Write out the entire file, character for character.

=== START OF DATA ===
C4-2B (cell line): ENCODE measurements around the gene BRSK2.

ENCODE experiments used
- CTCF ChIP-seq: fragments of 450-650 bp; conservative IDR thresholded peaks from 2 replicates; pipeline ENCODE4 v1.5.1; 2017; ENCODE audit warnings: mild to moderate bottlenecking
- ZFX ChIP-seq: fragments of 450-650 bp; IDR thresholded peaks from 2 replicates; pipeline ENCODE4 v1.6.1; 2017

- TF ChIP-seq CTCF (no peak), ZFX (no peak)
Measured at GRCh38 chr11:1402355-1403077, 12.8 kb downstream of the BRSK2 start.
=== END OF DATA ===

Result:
C4-2B (cell line): ENCODE measurements around the gene BRSK2.

ENCODE experiments used
- CTCF ChIP-seq: fragments of 450-650 bp; conservative IDR thresholded peaks from 2 replicates; pipeline ENCODE4 v1.5.1; 2017; ENCODE audit warnings: mild to moderate bottlenecking
- ZFX ChIP-seq: fragments of 450-650 bp; IDR thresholded peaks from 2 replicates; pipeline ENCODE4 v1.6.1; 2017

- TF ChIP-seq CTCF (no peak), ZFX (no peak)
Measured at GRCh38 chr11:1402355-1403077, 12.8 kb downstream of the BRSK2 start.